Tag Archives: Mel Brooks

TV Show: Your Show of Shows

Sid Caesar and Imogene Coca headlined Your Show of Shows, a live variety-comedy show that ran from 1950-1954 and set the stage for such future programs as the Dick Van Dyke Show and the Carol Burnett Show. Uploaded by upi.com.

Things were very different in the early years of television. Most programs were broadcast live, which requires a level of performance discipline that’s unnecessary when tape is available. One of the first blockbuster shows that brought Americans together around their new black and white televisions was a great sketch comedy show that’s become legendary.

Uploaded by kfcplainfield.com.

Your Show of Shows starred Sid Caesar and Imogene Coca along with a great supporting cast that included Carl Reiner and Howard Morris (whom you probably remember better as Ernest T. Bass on The Andy Griffith Show). That’s a terrific cast, and it was supported by some equally amazing writers, including Neil Simon and Mel Brooks. The program was created by one of the greatest creative forces in TV history, Sylvester L. “Pat” Weaver – Sigourney’s dad. With that kind of accumulated talent, it’s no wonder that the show is so fondly remembered as a major stepping stone in the new medium’s development.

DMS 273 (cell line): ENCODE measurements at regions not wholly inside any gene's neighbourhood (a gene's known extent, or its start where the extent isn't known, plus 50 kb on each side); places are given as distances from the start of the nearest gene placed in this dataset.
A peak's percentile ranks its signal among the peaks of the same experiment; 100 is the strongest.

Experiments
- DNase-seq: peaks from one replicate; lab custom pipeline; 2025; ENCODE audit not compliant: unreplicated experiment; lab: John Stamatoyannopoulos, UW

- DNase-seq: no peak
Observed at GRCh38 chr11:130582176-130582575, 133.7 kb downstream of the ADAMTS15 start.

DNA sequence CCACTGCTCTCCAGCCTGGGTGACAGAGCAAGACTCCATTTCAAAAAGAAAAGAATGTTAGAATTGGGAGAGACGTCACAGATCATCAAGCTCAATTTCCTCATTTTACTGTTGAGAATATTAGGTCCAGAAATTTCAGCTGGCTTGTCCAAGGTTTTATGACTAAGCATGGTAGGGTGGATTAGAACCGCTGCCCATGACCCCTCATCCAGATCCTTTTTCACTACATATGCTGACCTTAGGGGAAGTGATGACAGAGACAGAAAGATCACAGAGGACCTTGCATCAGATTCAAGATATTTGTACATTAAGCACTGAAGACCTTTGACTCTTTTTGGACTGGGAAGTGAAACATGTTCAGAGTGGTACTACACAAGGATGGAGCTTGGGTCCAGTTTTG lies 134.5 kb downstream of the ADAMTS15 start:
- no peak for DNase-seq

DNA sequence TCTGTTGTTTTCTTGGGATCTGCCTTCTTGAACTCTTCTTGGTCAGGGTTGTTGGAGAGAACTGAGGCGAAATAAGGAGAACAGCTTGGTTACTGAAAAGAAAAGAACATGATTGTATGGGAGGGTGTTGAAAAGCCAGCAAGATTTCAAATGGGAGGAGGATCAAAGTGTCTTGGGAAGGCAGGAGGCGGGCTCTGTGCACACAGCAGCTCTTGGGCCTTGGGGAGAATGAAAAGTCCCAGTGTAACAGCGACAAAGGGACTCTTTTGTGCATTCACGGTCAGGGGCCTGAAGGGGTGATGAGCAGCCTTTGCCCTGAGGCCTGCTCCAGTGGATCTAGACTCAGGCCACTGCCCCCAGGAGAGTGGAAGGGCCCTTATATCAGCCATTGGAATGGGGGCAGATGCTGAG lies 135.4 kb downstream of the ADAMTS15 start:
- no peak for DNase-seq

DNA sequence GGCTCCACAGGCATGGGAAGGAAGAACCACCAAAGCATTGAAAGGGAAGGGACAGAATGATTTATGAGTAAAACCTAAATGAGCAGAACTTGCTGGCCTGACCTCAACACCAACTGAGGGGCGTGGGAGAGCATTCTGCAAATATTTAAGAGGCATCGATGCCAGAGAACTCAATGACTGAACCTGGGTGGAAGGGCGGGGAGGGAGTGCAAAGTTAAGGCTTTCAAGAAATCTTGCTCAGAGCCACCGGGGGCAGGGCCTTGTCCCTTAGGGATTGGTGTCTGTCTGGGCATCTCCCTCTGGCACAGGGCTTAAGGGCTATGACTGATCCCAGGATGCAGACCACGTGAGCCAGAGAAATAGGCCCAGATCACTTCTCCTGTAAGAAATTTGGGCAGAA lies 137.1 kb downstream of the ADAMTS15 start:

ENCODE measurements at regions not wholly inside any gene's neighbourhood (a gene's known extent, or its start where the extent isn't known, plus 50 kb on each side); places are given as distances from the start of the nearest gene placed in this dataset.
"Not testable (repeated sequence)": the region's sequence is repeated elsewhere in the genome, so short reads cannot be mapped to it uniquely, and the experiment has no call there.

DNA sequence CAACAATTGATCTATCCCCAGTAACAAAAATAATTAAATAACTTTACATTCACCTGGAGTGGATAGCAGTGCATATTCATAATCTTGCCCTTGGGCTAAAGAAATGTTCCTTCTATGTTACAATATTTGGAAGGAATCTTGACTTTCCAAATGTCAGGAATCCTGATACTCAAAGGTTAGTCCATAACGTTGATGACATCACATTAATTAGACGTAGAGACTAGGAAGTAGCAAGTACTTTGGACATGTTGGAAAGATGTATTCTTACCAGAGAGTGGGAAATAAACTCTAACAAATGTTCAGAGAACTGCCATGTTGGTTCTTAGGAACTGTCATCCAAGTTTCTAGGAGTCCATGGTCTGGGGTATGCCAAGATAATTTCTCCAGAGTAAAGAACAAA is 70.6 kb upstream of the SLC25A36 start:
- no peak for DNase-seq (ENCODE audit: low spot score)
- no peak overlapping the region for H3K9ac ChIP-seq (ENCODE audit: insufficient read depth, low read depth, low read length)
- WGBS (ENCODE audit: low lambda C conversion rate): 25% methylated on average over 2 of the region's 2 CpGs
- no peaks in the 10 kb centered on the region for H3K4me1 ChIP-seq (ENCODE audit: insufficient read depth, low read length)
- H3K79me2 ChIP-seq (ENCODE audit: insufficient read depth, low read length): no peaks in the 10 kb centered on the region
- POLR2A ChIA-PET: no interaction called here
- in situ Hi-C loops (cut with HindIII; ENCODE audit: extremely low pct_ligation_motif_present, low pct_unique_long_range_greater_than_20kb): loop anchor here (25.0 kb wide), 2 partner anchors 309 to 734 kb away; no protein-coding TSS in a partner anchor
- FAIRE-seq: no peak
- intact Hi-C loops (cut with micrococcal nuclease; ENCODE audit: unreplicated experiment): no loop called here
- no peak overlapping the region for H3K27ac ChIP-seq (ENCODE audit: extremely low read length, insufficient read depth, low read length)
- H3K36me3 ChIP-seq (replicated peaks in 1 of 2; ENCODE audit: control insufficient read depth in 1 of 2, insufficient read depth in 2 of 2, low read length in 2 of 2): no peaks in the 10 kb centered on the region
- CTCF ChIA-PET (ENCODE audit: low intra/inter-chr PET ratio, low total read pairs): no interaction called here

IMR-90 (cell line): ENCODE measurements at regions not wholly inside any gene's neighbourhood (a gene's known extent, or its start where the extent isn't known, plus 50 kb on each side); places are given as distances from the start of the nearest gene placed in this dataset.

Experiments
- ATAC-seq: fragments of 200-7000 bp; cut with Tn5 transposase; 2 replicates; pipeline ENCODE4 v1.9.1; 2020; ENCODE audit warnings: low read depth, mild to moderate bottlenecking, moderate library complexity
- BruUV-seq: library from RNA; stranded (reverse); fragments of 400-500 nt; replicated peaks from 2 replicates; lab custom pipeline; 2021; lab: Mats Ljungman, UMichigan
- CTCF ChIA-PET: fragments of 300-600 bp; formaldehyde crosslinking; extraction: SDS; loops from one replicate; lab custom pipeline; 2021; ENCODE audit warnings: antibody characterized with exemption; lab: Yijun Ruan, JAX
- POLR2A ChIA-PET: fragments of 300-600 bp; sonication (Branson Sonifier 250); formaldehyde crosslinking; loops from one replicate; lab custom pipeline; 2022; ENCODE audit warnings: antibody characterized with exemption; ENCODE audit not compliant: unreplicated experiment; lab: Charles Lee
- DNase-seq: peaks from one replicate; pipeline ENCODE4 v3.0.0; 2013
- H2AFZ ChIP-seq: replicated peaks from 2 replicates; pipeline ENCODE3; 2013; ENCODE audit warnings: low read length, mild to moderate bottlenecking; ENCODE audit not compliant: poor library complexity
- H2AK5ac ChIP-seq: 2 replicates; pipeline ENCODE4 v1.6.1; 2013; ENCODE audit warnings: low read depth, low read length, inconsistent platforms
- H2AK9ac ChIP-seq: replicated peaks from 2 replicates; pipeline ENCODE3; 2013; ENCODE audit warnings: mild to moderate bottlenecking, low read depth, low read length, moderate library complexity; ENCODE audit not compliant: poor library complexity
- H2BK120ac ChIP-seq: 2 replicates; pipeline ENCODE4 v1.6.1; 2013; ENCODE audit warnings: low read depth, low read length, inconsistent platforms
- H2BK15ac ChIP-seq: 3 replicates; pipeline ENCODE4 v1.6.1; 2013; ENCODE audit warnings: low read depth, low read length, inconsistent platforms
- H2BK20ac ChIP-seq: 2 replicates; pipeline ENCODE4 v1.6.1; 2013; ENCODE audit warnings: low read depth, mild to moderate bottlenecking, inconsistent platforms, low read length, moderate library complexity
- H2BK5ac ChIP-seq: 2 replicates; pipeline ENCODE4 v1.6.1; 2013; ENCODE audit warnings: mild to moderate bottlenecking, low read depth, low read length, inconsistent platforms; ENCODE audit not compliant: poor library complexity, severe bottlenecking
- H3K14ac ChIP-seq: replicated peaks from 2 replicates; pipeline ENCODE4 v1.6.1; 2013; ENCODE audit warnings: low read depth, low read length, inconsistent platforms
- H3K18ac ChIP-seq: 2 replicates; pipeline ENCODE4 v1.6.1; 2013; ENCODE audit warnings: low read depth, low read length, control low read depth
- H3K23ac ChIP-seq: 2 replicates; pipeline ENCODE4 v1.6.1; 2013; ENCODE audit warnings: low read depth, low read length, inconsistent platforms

Your Show of Shows lasted just four seasons, the pressure of doing so many live broadcasts took its toll. Carl Reiner acknowledges that his experiences as one of the show’s writers/performers were the basis of another Great American Thing – The Dick Van Dyke Show. Also in the early years of the industry, Your Show of Shows won Emmy Awards in 1952 and 1953 as Best Variety Show.

Film: Young Frankenstein

Peter Boyle as the monster and Gene Wilder as Dr. Frankenstein perform "Putting on the Ritz." Uploaded by grouchoreviews.com.

When Mel Brooks was good (Young Frankenstein) he was very, very good. When he was bad (Spaceballs), it was uncomfortable to watch. In 1974, though, Brooks reached the zenith of his career, releasing both Young Frankenstein and Blazing Saddles. Now, that was a year.

Uploaded to Flickr by Matthew and Tracie.

Uploaded to Flickr by Matthew and Tracie.

One of the reasons YF was so good was who was in the cast, and who wasn’t. Gene Wilder was magnificent as the good doctor, and he also co-wrote the movie. Marty Feldman was the perfect Igor, Teri Garr was fetching as the lovely Inga, and Cloris Leachman stole the show as the spooky Frau Blucher. So whose omission from the cast made the movie better? Mel Brooks. He had a tendency to think he could act, which was a serious miscalculation.

It helps if you’ve seen the classics: Frankenstein, Bride of Frankenstein, and Son of Frankenstein. Brooks actually did a great job of recreating the settings, music, and cinematography of those movies for comic effect. And if you like fast wordplay and visual puns, Young Frankenstein has them in spades. (Dr. Frankenstein and Inga are standing in front of huge castle doors. Dr. Frankenstein: “What knockers!” Inga: “Why thank you, Doctor.”)

Young Frankenstein was number 13 on the American Film Institute’s list of the 100 Funniest American Movies, and also was on Bravo’s list of 100 Funniest Movies. Here’s my favorite scene from the movie: